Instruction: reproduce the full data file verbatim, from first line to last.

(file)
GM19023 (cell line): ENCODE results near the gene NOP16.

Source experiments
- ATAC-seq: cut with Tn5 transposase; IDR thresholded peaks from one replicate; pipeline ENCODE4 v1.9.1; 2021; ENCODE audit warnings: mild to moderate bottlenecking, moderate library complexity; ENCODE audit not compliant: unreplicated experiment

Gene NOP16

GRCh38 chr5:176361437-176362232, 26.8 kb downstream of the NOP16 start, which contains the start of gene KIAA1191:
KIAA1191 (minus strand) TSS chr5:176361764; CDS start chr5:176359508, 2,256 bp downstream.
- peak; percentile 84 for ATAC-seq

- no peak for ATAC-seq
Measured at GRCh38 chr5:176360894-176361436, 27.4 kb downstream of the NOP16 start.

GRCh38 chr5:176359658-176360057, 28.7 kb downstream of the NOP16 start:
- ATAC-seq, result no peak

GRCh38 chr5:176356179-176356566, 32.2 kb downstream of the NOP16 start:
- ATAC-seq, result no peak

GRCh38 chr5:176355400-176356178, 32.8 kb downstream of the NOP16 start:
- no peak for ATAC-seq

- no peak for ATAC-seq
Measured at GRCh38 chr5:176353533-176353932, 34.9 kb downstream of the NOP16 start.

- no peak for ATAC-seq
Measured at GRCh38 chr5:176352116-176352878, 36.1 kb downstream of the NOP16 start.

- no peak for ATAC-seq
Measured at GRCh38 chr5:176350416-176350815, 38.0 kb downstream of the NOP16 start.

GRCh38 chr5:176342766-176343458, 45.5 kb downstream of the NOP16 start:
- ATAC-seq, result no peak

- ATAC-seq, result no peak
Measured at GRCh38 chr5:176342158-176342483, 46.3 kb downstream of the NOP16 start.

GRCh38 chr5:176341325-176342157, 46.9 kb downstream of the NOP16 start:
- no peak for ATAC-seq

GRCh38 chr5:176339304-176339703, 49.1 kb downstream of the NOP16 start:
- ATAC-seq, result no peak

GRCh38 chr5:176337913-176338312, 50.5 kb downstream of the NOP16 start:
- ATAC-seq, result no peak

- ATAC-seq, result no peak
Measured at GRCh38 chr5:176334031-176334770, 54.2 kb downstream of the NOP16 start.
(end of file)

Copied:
GM19023 (cell line): ENCODE results near the gene NOP16.

Source experiments
- ATAC-seq: cut with Tn5 transposase; IDR thresholded peaks from one replicate; pipeline ENCODE4 v1.9.1; 2021; ENCODE audit warnings: mild to moderate bottlenecking, moderate library complexity; ENCODE audit not compliant: unreplicated experiment

Gene NOP16

GRCh38 chr5:176361437-176362232, 26.8 kb downstream of the NOP16 start, which contains the start of gene KIAA1191:
KIAA1191 (minus strand) TSS chr5:176361764; CDS start chr5:176359508, 2,256 bp downstream.
- peak; percentile 84 for ATAC-seq

- no peak for ATAC-seq
Measured at GRCh38 chr5:176360894-176361436, 27.4 kb downstream of the NOP16 start.

GRCh38 chr5:176359658-176360057, 28.7 kb downstream of the NOP16 start:
- ATAC-seq, result no peak

GRCh38 chr5:176356179-176356566, 32.2 kb downstream of the NOP16 start:
- ATAC-seq, result no peak

GRCh38 chr5:176355400-176356178, 32.8 kb downstream of the NOP16 start:
- no peak for ATAC-seq

- no peak for ATAC-seq
Measured at GRCh38 chr5:176353533-176353932, 34.9 kb downstream of the NOP16 start.

- no peak for ATAC-seq
Measured at GRCh38 chr5:176352116-176352878, 36.1 kb downstream of the NOP16 start.

- no peak for ATAC-seq
Measured at GRCh38 chr5:176350416-176350815, 38.0 kb downstream of the NOP16 start.

GRCh38 chr5:176342766-176343458, 45.5 kb downstream of the NOP16 start:
- ATAC-seq, result no peak

- ATAC-seq, result no peak
Measured at GRCh38 chr5:176342158-176342483, 46.3 kb downstream of the NOP16 start.

GRCh38 chr5:176341325-176342157, 46.9 kb downstream of the NOP16 start:
- no peak for ATAC-seq

GRCh38 chr5:176339304-176339703, 49.1 kb downstream of the NOP16 start:
- ATAC-seq, result no peak

GRCh38 chr5:176337913-176338312, 50.5 kb downstream of the NOP16 start:
- ATAC-seq, result no peak

- ATAC-seq, result no peak
Measured at GRCh38 chr5:176334031-176334770, 54.2 kb downstream of the NOP16 start.